Ruminations on Dreams & the Modern Age as Myth

I

In the event of revolution…

Let’s play a game of No Leaders—each of us imagines
ourselves as drops of water in a wave rising up, higher,
faster faster, rushing towards the old rusting castles on the
shore,

Their crumbling stones pitted by moss, bristling with ray guns
of Area 51 alien technology, shooting a blue light that
illuminates but doesn’t descend, a ghost or echo of light, a
TV picture, a transmission of a signal that carries a coded
picture of a picture of something real but that is only
acting out a story someone else wrote for us to think was
real and act out on our own.

They’re staring down the ocean as here we come—as the wave
of us rises towards them, unstoppable because they are so
immobile; they can’t run.

They can resist but that too will prove as useful as fleeing to
the hills dragging the stones of their battlements on their
backs, so they can rebuild facsimiles of their castles in the
mountains they long ago mined all the stones out of.

Each of us, none of us need to imagine or even think of the
whole wave; just remember we are particles of water,
each of us, and we are all always part of the sea.

Form what associations you will, break them apart or leave
them at will, but do so out of love for your own and each
other’s sovereignty, and always knowing we are all as
one—everyone acts together by each acting as one.
Who can they arrest when no one is above the crowd?

Who can they arrest when no one is anyone?

Who can they arrest when no one is responsible?

Who can they arrest when everyone is a supreme sovereign?

Who can they arrest when it’s everyone?

II

No idea what’s going to come, just writing letters spinning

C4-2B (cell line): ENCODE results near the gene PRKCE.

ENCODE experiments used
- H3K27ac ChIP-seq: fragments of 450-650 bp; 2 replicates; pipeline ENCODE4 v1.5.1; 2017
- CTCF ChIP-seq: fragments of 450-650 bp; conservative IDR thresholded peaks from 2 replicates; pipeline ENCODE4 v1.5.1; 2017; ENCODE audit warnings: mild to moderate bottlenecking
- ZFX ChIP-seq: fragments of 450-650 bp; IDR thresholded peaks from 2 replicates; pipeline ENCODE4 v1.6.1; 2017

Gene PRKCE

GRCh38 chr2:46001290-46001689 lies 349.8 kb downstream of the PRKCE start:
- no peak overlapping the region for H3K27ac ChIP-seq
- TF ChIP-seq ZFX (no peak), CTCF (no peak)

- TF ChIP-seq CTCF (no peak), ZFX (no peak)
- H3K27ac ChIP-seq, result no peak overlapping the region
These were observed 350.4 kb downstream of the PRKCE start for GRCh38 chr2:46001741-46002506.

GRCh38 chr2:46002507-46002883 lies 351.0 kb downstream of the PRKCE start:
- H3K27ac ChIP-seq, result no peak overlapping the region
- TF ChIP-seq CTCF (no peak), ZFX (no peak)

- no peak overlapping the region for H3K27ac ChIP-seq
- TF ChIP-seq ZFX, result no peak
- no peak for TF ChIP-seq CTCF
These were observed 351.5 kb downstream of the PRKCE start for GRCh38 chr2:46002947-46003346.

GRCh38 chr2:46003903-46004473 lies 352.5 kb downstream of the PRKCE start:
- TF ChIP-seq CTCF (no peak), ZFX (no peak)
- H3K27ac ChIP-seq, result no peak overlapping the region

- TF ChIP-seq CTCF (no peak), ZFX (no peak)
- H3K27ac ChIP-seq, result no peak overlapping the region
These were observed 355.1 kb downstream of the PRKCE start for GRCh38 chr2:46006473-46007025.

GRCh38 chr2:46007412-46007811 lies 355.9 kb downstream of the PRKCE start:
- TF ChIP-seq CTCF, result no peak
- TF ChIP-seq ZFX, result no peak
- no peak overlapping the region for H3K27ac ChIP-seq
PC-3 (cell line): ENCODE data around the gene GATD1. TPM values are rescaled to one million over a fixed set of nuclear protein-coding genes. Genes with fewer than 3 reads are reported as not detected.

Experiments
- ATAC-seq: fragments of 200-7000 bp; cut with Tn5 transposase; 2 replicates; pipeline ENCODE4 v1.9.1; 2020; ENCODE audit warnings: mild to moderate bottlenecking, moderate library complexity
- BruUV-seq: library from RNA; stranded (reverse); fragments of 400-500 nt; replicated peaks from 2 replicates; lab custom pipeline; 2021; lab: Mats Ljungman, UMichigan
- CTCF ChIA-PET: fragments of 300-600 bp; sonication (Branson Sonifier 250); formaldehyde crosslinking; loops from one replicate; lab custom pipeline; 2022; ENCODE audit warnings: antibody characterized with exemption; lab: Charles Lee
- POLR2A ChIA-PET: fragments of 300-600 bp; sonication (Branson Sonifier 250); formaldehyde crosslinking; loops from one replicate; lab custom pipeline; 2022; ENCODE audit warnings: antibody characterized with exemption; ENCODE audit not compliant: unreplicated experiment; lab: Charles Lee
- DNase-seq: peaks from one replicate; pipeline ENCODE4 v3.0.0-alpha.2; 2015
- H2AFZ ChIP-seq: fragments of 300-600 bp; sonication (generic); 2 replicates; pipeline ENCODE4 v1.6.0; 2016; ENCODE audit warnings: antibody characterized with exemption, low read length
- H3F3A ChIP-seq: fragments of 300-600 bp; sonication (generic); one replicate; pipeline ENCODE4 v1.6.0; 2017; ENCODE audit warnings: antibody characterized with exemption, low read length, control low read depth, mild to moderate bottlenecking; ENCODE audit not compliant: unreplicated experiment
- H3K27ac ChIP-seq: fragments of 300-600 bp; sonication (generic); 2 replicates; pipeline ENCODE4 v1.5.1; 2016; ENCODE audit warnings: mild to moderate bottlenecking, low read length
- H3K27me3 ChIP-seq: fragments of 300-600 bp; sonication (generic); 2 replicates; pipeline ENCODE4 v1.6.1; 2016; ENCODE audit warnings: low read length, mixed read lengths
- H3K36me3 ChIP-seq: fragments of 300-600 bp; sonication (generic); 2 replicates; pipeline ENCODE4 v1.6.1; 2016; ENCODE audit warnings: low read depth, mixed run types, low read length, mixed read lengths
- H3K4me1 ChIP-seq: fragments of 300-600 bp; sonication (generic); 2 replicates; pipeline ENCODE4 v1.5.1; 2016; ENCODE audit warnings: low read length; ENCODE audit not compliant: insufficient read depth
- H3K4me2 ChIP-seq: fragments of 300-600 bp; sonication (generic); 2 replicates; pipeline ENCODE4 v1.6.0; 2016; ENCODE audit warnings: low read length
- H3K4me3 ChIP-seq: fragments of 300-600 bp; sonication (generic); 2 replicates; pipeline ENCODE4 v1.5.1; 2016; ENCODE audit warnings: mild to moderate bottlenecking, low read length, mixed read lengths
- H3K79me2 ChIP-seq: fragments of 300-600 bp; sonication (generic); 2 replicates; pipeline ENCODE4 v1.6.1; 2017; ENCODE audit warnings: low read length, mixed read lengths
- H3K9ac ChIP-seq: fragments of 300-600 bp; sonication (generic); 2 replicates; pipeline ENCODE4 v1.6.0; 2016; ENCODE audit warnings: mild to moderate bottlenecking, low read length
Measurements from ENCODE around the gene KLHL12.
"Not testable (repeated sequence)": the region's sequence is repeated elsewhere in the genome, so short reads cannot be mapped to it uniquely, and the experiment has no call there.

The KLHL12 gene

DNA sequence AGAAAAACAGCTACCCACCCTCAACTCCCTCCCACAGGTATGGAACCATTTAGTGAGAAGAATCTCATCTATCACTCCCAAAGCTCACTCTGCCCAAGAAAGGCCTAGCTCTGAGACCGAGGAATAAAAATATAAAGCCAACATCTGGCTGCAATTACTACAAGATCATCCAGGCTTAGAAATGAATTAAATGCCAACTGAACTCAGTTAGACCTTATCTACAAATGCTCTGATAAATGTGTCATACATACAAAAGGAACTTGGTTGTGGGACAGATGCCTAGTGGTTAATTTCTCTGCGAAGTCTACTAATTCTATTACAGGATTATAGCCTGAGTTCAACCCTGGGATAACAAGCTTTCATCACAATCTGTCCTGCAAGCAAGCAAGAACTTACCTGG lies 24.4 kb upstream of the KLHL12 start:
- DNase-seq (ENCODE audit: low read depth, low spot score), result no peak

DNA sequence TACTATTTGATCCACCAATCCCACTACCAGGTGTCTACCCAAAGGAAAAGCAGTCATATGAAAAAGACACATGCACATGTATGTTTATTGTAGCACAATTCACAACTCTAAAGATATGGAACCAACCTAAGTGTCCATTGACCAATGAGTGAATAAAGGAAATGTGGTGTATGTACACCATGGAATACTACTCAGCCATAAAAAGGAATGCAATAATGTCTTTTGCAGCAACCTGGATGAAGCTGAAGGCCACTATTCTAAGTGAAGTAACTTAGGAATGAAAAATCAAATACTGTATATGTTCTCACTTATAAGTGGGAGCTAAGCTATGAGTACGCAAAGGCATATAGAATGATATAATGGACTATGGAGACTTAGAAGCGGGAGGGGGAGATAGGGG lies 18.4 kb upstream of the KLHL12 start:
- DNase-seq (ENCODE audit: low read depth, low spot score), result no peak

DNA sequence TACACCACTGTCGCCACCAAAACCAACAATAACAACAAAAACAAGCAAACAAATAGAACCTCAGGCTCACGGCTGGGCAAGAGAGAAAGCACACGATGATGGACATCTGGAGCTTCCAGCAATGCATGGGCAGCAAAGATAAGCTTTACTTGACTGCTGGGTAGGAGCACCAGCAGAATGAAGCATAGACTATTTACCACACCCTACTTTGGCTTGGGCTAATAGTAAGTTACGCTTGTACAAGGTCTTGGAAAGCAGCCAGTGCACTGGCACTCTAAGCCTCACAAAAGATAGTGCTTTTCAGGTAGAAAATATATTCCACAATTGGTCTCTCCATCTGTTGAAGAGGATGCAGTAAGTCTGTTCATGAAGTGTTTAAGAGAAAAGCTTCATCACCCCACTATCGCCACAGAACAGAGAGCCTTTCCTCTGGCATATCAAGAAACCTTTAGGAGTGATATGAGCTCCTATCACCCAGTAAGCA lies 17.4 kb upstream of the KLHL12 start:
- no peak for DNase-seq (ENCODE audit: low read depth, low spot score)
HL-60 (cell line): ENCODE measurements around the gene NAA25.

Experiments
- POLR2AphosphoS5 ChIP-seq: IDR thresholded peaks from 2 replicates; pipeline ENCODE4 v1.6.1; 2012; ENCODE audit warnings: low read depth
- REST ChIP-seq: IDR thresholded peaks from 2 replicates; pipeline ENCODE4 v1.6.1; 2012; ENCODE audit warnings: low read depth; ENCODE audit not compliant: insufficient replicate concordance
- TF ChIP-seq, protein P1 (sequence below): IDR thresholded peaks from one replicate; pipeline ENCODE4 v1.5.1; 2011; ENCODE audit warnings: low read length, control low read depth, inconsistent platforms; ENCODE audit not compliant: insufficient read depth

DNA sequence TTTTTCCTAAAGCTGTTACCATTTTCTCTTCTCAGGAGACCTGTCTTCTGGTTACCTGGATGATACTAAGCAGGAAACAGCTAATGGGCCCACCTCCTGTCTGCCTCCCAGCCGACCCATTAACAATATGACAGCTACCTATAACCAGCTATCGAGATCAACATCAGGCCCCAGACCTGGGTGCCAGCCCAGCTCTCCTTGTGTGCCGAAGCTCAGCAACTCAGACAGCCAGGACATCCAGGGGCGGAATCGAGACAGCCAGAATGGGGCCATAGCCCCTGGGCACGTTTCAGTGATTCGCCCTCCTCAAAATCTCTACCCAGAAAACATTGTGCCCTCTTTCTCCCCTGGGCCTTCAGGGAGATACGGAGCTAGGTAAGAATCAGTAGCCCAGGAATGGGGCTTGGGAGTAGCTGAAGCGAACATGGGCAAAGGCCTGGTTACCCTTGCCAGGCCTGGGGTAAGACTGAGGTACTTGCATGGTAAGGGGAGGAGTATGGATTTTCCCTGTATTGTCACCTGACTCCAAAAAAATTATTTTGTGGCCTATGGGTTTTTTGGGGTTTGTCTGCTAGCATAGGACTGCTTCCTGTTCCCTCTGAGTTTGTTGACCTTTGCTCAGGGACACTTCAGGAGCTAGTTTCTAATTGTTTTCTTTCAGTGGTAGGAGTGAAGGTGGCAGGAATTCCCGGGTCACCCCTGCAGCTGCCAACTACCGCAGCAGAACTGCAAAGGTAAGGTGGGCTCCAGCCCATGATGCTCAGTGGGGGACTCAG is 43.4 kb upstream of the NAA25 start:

Luciferian fantasies in attempt of vanity to restore some
life and wetness to the All-Enclosing ziggurat of Ahriman.

Just growing plants is a sure-fire way to keep the red-eyed
hound of Moloch away from baying at the door. Restore
some life, take fear from death, more life, less death!

And yet…

And yet…

The quest for eternal life met its fulfillment and its end when
they split the atom twice on the Japanese island.

Out along the Jornada del Muerto, by the White Sands desert
of New Mexico, the wizards in their starch white coats,
observing as spectators making the scene happen,
watching the death of Vishnu god of the Sun through
radiation-resistant goggles: who are they really and who
else is watching?

Could it be this is the price we pay for cheating and mauling
those of the old ways?

Our money-lust and free-market, boundary-less and
decontextualized in the service of endless money, endless
mountains of suffocating STUFF—

And this is the price we pay for the killing of those atoms—

This is the price we pay for the killing of those suns.

It seems the gods got very angry and decided to give us every
single thing we asked for, then stepped back to see how
we liked it.

They allowed us, in their graciousness, to experience the
illusion of rebellion—

Against everything and everyone,

Every creed and every tongue,

Every form and every crisis,

Every little twist of fate—

We sally after it like it were the stock exchange,

In hopes to pin it down

And make the moment stay.

III

There was a country whose people had always faced every
thing alone. Every invasion, famine, disaster,—they never